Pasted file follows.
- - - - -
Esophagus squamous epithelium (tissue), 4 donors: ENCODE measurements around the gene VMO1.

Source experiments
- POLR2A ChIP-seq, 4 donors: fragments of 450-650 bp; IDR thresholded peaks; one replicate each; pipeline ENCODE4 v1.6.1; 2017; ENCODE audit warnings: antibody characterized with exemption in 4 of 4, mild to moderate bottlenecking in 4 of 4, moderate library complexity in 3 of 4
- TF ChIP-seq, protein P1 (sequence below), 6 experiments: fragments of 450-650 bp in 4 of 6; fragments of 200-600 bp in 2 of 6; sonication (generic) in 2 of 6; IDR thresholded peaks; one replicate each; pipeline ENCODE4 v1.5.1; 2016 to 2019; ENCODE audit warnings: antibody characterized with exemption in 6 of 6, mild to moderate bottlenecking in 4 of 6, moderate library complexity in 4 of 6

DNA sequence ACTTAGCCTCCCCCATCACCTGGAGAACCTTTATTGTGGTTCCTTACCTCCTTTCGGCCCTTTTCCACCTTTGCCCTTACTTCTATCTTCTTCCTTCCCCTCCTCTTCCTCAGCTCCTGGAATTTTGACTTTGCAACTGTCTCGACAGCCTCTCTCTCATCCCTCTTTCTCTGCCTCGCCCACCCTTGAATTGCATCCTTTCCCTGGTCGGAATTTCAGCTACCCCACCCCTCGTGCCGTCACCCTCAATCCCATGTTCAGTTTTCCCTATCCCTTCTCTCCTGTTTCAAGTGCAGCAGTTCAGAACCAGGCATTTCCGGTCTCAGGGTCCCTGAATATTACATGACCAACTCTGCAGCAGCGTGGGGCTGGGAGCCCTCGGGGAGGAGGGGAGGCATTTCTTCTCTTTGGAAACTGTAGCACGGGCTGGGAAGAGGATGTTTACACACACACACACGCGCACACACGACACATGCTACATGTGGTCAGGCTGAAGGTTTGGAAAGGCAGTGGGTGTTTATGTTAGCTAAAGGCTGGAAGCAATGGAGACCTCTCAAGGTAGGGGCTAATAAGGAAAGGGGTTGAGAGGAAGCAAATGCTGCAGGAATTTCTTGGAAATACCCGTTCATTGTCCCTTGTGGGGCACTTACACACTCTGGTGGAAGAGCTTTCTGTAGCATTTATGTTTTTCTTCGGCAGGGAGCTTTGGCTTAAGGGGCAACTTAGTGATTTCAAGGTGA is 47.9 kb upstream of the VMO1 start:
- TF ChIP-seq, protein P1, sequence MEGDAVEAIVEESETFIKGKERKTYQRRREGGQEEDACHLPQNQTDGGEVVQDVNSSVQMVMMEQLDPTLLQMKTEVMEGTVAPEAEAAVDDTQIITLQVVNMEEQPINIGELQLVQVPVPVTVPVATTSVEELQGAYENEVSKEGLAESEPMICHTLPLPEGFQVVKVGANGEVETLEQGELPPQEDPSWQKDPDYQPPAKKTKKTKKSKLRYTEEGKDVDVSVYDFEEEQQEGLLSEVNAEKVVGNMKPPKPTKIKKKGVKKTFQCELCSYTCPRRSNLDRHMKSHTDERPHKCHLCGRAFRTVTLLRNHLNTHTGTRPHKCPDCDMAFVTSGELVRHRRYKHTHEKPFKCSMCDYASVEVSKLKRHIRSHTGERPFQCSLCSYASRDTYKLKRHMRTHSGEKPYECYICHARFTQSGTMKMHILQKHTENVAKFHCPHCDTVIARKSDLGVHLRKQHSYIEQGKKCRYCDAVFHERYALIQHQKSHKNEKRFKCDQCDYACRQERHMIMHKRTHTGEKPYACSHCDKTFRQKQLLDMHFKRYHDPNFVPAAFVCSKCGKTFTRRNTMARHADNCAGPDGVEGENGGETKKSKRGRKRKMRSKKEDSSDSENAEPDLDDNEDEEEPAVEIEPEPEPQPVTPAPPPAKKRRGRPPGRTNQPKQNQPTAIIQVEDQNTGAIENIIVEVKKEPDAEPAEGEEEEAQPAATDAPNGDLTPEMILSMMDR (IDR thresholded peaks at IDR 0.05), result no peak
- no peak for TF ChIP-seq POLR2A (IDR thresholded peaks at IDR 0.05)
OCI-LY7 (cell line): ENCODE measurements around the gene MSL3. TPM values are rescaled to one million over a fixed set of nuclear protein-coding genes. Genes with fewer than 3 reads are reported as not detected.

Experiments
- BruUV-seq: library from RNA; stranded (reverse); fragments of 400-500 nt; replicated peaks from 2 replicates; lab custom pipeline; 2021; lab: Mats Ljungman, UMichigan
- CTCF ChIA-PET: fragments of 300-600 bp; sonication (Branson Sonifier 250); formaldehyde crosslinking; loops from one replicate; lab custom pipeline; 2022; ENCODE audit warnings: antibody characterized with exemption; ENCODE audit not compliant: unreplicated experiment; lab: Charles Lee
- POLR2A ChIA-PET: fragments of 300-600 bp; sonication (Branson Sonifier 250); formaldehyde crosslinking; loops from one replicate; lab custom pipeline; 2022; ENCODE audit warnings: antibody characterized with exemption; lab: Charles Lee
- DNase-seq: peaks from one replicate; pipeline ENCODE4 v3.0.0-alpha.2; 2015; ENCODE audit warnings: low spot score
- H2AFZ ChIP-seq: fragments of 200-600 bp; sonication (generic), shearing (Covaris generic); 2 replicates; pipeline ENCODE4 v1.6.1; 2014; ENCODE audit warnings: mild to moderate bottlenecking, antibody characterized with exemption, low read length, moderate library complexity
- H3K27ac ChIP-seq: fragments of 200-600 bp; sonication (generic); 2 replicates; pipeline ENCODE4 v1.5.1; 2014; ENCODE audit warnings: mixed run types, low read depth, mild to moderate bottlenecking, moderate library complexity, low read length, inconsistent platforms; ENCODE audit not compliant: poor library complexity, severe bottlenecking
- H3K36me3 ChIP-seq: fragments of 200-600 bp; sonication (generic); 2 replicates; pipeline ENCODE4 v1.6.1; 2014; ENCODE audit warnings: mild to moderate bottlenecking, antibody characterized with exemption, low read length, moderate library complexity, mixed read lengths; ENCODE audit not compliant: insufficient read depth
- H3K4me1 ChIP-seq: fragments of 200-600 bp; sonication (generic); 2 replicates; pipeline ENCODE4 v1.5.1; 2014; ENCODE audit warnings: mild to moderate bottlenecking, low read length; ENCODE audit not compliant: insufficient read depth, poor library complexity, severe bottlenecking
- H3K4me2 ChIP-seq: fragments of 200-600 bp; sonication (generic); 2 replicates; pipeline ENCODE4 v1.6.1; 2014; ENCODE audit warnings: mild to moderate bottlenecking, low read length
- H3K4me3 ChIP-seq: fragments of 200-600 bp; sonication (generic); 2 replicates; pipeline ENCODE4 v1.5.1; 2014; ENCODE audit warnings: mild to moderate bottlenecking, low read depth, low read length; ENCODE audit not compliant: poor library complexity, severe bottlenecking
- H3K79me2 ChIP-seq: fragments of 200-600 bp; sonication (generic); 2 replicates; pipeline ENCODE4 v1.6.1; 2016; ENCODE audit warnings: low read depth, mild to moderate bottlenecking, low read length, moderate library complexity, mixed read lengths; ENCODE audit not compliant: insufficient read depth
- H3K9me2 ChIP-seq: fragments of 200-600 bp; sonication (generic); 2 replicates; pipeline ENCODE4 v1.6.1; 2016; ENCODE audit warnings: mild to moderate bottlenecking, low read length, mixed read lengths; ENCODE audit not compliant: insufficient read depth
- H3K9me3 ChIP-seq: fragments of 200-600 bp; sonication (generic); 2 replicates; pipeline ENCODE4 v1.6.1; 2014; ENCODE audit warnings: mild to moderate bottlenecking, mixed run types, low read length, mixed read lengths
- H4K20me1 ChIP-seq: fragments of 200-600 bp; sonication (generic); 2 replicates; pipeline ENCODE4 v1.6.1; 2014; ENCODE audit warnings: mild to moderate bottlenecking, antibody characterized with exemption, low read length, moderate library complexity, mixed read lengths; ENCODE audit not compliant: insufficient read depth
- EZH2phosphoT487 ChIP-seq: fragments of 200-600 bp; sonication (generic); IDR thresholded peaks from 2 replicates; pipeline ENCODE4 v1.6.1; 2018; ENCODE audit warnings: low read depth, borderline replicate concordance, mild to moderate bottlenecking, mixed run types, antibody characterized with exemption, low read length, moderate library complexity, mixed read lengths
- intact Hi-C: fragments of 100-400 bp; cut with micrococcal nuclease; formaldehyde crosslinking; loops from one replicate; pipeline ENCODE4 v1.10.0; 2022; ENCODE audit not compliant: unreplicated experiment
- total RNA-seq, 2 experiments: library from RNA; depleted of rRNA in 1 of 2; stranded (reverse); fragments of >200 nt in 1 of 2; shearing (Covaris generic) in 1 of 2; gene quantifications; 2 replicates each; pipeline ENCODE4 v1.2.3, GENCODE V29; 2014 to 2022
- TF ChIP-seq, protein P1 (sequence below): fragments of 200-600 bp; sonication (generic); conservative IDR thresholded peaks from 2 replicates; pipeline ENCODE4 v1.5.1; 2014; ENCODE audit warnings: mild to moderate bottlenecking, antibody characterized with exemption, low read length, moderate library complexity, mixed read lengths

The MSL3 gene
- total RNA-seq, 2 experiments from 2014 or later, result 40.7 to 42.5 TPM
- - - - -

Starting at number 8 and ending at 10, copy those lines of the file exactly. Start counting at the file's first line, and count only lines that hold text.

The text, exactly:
OCI-LY7 (cell line): ENCODE measurements around the gene MSL3. TPM values are rescaled to one million over a fixed set of nuclear protein-coding genes. Genes with fewer than 3 reads are reported as not detected.

Experiments
- BruUV-seq: library from RNA; stranded (reverse); fragments of 400-500 nt; replicated peaks from 2 replicates; lab custom pipeline; 2021; lab: Mats Ljungman, UMichigan